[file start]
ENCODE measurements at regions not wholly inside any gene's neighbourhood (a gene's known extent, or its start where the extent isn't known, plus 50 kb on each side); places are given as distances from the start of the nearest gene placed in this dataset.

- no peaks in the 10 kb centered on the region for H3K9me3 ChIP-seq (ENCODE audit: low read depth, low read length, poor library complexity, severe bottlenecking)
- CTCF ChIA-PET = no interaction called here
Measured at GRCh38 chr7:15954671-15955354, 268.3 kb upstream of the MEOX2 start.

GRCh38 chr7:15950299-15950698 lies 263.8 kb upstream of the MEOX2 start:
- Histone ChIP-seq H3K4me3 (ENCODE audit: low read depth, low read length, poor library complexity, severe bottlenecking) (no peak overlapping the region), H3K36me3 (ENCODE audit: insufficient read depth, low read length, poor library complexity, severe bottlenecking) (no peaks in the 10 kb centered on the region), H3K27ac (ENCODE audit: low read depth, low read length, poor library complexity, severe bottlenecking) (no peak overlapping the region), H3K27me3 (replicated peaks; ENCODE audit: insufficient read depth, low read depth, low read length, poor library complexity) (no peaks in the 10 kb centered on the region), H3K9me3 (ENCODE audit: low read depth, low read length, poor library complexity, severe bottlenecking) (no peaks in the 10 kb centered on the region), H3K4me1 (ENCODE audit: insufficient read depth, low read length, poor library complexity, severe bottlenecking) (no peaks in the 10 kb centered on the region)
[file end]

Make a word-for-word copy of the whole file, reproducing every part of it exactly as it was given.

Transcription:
ENCODE measurements at regions not wholly inside any gene's neighbourhood (a gene's known extent, or its start where the extent isn't known, plus 50 kb on each side); places are given as distances from the start of the nearest gene placed in this dataset.

- no peaks in the 10 kb centered on the region for H3K9me3 ChIP-seq (ENCODE audit: low read depth, low read length, poor library complexity, severe bottlenecking)
- CTCF ChIA-PET = no interaction called here
Measured at GRCh38 chr7:15954671-15955354, 268.3 kb upstream of the MEOX2 start.

GRCh38 chr7:15950299-15950698 lies 263.8 kb upstream of the MEOX2 start:
- Histone ChIP-seq H3K4me3 (ENCODE audit: low read depth, low read length, poor library complexity, severe bottlenecking) (no peak overlapping the region), H3K36me3 (ENCODE audit: insufficient read depth, low read length, poor library complexity, severe bottlenecking) (no peaks in the 10 kb centered on the region), H3K27ac (ENCODE audit: low read depth, low read length, poor library complexity, severe bottlenecking) (no peak overlapping the region), H3K27me3 (replicated peaks; ENCODE audit: insufficient read depth, low read depth, low read length, poor library complexity) (no peaks in the 10 kb centered on the region), H3K9me3 (ENCODE audit: low read depth, low read length, poor library complexity, severe bottlenecking) (no peaks in the 10 kb centered on the region), H3K4me1 (ENCODE audit: insufficient read depth, low read length, poor library complexity, severe bottlenecking) (no peaks in the 10 kb centered on the region)